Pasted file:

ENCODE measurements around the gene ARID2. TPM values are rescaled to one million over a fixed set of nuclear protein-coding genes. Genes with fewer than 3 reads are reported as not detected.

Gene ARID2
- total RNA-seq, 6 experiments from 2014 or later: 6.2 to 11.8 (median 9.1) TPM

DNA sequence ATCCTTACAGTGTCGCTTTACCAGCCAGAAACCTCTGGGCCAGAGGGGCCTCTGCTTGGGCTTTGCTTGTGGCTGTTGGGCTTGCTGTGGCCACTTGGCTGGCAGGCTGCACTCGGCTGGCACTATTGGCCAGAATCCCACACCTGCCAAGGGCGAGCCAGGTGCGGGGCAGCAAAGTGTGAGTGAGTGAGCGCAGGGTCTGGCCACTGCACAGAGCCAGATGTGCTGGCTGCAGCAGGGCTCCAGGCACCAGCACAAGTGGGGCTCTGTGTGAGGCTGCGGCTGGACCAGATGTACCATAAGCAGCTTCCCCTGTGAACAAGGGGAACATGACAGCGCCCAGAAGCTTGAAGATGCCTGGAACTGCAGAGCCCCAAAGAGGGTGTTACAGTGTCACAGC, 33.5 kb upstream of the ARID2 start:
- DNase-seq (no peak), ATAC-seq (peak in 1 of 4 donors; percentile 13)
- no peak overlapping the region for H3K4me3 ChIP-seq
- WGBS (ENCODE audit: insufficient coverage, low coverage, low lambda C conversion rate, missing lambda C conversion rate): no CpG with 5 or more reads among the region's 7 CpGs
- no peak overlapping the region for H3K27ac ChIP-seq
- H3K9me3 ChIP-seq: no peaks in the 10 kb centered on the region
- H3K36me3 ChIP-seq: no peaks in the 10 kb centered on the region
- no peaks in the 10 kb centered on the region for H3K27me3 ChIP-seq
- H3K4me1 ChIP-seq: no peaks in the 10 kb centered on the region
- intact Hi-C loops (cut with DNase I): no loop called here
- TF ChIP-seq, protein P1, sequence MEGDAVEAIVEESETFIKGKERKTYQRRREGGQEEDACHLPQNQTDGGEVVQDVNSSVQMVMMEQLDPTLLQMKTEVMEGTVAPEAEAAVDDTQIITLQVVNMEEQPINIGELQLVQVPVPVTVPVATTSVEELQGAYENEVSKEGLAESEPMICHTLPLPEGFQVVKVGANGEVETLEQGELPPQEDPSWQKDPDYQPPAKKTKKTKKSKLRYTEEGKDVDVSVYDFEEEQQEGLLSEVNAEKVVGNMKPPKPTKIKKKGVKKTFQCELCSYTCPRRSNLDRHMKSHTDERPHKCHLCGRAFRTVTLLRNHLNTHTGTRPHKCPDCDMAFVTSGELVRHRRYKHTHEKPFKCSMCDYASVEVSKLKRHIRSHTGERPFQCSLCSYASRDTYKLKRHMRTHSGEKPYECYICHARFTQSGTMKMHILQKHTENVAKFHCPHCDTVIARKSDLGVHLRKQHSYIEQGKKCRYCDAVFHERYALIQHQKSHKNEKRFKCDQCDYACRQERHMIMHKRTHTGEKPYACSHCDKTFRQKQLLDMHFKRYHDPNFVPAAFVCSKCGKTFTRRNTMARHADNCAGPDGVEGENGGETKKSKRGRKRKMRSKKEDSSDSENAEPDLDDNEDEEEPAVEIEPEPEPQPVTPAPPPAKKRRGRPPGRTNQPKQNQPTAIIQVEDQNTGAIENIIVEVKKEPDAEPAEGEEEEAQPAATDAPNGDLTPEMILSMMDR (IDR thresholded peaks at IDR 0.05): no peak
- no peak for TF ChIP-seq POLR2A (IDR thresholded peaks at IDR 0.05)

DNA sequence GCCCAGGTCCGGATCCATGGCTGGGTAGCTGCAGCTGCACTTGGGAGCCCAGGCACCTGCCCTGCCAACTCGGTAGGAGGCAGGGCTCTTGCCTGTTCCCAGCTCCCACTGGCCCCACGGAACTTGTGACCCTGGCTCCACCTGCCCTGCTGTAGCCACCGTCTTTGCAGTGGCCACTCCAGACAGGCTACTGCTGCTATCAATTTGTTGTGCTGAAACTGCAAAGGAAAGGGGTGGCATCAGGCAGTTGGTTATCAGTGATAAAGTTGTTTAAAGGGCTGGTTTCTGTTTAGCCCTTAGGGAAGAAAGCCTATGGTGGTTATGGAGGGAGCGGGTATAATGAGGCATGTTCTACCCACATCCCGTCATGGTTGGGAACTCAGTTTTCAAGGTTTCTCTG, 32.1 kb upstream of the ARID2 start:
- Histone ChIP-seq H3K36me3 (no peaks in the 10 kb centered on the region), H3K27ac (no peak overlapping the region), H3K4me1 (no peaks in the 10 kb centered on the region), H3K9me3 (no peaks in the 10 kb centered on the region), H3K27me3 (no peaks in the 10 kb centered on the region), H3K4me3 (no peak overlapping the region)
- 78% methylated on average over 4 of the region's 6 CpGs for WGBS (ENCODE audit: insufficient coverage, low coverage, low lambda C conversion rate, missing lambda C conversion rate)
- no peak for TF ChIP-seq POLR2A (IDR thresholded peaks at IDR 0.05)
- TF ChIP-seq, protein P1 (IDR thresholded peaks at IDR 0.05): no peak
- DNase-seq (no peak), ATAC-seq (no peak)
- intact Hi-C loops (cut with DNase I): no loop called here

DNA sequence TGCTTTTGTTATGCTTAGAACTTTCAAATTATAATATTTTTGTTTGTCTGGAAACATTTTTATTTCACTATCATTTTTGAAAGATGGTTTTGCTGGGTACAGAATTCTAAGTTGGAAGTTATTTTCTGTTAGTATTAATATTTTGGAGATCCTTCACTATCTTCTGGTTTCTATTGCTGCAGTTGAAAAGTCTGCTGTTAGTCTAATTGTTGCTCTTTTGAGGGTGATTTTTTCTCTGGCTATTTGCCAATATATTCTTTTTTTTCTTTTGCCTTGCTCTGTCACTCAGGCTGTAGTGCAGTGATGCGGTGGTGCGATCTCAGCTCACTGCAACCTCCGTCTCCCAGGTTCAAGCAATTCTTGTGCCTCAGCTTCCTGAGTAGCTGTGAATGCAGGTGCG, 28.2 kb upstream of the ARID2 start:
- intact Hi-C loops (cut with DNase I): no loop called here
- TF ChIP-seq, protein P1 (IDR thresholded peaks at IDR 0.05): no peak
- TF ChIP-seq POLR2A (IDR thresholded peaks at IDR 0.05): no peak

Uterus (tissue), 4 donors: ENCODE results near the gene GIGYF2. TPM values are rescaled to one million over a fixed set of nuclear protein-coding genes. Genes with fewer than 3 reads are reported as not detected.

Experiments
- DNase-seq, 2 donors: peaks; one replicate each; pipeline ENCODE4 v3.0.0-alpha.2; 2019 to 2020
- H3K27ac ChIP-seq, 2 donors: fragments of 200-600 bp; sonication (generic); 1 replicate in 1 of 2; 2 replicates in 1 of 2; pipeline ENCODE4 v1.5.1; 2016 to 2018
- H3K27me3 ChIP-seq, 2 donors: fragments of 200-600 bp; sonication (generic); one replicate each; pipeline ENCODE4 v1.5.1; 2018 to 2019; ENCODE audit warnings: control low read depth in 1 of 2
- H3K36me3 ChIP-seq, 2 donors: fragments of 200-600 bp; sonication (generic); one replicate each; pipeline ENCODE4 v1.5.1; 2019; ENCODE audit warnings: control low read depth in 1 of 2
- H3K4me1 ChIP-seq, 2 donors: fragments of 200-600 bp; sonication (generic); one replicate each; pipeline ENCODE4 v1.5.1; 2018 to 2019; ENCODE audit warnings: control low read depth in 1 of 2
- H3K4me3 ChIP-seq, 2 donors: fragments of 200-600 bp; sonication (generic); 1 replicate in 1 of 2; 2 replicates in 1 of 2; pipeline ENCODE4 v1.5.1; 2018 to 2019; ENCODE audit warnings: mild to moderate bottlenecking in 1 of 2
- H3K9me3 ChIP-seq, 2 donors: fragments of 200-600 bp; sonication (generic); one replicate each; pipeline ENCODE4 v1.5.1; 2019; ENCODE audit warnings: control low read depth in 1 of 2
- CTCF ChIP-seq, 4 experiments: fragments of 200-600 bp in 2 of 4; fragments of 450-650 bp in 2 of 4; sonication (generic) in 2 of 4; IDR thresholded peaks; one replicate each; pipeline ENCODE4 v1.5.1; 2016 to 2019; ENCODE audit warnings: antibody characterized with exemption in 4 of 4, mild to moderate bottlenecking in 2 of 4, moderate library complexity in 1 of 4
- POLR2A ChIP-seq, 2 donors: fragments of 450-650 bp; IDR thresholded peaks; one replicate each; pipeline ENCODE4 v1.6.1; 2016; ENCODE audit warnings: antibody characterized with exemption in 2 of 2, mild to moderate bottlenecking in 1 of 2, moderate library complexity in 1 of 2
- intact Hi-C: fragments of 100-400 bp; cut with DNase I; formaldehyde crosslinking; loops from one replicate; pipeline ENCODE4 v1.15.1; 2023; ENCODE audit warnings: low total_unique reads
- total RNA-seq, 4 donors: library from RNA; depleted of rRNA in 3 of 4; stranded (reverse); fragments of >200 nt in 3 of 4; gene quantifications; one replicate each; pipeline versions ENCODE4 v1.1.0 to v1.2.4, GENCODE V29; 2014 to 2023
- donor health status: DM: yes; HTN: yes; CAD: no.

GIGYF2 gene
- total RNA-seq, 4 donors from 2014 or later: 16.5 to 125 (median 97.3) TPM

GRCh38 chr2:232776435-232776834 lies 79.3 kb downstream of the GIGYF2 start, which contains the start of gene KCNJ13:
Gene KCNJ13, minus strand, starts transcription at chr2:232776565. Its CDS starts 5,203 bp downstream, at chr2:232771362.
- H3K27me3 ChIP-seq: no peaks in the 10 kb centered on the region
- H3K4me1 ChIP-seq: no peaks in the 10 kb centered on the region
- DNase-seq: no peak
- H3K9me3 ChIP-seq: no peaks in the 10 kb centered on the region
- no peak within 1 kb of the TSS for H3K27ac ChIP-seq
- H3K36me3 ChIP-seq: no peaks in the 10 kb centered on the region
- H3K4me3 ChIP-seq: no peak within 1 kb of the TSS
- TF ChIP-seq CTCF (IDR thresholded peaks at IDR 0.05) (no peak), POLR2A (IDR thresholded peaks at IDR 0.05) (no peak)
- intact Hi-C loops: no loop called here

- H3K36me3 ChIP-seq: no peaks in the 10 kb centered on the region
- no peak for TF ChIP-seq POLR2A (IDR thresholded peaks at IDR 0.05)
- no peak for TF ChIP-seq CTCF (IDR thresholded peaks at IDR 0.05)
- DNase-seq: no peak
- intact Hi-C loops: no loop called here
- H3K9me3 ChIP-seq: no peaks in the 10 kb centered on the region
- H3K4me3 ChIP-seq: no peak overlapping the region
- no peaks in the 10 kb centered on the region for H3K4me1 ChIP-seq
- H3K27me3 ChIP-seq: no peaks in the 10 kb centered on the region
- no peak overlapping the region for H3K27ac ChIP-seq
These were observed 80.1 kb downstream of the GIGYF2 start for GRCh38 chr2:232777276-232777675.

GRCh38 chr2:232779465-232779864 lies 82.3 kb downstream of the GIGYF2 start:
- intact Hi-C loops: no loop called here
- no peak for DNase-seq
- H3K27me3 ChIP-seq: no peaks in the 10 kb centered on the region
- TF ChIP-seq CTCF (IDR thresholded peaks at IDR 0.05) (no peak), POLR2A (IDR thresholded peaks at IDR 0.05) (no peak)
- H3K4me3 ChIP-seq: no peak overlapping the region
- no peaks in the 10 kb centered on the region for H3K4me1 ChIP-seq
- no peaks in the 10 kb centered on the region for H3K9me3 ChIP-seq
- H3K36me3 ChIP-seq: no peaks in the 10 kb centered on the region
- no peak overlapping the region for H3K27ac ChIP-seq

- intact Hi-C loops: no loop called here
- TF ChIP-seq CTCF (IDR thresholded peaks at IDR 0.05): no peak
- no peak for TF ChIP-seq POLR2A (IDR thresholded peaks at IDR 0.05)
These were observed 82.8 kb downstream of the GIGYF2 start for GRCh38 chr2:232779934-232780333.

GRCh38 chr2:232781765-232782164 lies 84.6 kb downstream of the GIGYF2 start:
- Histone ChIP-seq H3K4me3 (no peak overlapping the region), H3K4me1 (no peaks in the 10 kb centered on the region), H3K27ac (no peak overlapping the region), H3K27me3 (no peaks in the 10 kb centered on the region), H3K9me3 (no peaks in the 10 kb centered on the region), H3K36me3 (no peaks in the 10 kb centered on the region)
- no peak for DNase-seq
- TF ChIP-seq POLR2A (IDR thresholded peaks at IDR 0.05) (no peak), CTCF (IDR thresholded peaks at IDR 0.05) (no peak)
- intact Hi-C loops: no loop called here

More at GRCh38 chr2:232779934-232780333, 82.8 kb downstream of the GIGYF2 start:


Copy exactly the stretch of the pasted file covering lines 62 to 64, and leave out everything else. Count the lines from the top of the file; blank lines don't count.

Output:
- H3K27me3 ChIP-seq: no peaks in the 10 kb centered on the region
- no peak overlapping the region for H3K27ac ChIP-seq
These were observed 80.1 kb downstream of the GIGYF2 start for GRCh38 chr2:232777276-232777675.